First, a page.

People who want to create a business face a lot of choices very quickly. And the early choices often end up mattering the most because they determine all the options that businesses and their owners will face next. A lot of possible forms of companies and corporations will achieve founders' needs, but which one has the most advantages?
The type of business entity that you choose to form in California could mean the difference between success and failure. We at Lawrence R. Jensen and Associates have put together a guide to help explain the pros and cons of a few of the most common types.
As a Californian business owner just starting your venture, you have to ask yourself what sort of business formation suits you best. Consider your purpose, size, and intention in order to make your decision. Today, we will take a look at Limited Liability Corporations.
Forming a corporation in California offers protection for your personal finances in the form of limited liability. Once formed, there are two different types of corporations for tax purposes: so called " S-corporations" and "C-corporations."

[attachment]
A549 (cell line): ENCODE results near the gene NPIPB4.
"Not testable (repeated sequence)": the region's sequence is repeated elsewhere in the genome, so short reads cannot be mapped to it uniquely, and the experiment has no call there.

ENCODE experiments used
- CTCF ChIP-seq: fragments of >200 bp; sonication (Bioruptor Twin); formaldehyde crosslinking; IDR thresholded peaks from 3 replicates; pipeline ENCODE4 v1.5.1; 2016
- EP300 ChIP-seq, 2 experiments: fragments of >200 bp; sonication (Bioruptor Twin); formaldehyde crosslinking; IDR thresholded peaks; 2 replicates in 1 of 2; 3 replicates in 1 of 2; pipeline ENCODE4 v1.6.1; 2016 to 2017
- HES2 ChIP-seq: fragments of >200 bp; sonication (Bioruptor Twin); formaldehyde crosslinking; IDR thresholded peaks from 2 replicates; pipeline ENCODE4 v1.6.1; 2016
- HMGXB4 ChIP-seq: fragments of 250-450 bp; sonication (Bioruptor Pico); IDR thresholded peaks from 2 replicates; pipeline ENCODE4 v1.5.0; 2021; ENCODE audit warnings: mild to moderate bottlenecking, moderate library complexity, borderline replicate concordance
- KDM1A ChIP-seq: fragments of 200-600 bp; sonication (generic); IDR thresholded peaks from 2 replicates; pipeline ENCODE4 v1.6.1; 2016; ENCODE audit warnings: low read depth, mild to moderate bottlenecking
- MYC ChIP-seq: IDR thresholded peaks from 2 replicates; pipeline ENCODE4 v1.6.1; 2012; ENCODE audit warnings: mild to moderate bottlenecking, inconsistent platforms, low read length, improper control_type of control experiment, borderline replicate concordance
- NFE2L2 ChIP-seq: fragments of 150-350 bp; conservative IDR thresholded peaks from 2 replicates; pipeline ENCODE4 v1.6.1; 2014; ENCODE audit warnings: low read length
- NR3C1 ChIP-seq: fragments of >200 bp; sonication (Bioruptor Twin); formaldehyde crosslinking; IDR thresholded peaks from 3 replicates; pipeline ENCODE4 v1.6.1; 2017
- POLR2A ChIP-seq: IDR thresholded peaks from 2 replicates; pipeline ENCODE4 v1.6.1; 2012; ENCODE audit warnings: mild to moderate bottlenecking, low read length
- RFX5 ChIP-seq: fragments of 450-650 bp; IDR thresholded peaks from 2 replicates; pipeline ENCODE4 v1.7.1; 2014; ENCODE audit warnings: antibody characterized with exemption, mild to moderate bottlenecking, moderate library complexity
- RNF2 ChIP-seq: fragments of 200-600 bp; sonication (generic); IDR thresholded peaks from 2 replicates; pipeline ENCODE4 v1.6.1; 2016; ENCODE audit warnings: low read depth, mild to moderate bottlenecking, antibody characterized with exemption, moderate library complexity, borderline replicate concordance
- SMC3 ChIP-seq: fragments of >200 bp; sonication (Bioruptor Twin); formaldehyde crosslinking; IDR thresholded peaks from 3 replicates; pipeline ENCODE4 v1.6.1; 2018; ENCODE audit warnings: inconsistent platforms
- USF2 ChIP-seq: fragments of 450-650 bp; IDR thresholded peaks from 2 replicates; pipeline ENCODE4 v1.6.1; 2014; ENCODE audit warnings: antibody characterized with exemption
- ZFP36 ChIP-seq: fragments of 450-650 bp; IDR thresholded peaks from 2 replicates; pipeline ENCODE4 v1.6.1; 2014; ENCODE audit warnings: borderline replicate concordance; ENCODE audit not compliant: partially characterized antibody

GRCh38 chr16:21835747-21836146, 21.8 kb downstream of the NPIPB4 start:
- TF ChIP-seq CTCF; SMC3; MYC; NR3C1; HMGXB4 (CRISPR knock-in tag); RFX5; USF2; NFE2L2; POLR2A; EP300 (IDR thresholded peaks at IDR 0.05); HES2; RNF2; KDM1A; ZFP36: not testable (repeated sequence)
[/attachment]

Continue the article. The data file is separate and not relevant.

There are many different types of businesses you can start in California, and all involve their own strengths and weaknesses. If you would like to take advantage of pass-through taxation while protecting your personal assets from business creditors, a limited liability company may be a good option. According to FindLaw, there is no minimum number of people required to form an LLC, which means you can form one yourself and enjoy some advantages of both a corporation and a sole proprietorship.
At Lawrence R. Jensen & Associates in California, we represent many entrepreneurs who are starting their own businesses. Consequently, we know how important choosing the proper business entity type can be for a start-up. We therefore thought it would be helpful to review the most common types of business entities here on our blog.
It is true that starting a business can be a challenging process. However, entrepreneurs can take steps towards putting themselves in a strong position to face and overcome difficulties that come up when a startup is getting off of the ground.